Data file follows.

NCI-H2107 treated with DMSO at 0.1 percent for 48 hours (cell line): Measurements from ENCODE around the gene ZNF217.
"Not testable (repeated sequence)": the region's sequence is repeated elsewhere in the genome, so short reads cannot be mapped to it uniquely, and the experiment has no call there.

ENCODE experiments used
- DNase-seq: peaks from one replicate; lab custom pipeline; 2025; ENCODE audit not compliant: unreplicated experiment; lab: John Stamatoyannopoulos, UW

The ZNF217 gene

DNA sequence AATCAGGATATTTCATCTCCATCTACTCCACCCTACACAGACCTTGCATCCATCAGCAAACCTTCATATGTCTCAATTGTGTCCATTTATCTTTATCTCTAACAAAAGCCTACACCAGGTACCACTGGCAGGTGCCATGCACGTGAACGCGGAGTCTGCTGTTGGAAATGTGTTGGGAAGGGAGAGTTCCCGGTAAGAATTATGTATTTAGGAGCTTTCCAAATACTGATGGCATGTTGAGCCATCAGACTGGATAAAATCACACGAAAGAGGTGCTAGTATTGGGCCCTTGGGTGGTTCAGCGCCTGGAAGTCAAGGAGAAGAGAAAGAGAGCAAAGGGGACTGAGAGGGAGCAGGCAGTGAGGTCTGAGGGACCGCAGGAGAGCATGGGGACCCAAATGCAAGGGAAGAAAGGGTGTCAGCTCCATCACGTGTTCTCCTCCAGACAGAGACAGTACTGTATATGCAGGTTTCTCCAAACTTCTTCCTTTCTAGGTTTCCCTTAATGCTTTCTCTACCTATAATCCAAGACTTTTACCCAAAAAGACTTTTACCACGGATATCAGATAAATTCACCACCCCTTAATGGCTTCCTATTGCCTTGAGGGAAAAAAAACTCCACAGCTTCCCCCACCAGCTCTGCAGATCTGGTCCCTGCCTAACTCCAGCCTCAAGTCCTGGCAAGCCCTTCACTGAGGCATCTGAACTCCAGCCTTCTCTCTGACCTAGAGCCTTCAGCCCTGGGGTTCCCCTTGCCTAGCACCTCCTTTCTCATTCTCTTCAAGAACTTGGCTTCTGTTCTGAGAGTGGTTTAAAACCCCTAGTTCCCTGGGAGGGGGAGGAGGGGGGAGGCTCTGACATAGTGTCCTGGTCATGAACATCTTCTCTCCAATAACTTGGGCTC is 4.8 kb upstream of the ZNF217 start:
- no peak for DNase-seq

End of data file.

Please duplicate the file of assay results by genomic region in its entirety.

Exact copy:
NCI-H2107 treated with DMSO at 0.1 percent for 48 hours (cell line): Measurements from ENCODE around the gene ZNF217.
"Not testable (repeated sequence)": the region's sequence is repeated elsewhere in the genome, so short reads cannot be mapped to it uniquely, and the experiment has no call there.

ENCODE experiments used
- DNase-seq: peaks from one replicate; lab custom pipeline; 2025; ENCODE audit not compliant: unreplicated experiment; lab: John Stamatoyannopoulos, UW

The ZNF217 gene

DNA sequence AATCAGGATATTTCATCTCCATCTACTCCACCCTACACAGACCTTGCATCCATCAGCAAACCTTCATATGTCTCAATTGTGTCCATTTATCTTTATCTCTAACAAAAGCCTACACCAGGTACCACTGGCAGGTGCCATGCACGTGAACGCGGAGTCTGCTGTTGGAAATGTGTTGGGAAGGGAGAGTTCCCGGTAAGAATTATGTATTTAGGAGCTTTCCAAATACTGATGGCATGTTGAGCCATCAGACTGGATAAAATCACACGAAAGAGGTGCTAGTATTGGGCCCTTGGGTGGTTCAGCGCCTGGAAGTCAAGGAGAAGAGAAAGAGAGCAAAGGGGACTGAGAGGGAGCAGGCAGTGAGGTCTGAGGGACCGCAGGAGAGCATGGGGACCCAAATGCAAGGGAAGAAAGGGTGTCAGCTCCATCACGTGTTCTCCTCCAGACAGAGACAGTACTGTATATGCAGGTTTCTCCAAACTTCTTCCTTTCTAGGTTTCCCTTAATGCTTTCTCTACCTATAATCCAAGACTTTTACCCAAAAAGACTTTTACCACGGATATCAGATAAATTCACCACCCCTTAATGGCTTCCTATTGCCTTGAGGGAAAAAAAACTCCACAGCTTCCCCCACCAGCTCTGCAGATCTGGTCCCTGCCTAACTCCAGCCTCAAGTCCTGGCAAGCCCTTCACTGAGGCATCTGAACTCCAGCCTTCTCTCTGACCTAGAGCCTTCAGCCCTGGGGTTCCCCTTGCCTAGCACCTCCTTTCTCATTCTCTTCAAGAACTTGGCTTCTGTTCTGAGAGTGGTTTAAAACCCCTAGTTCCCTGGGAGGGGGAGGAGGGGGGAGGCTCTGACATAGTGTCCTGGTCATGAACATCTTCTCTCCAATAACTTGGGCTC is 4.8 kb upstream of the ZNF217 start:
- no peak for DNase-seq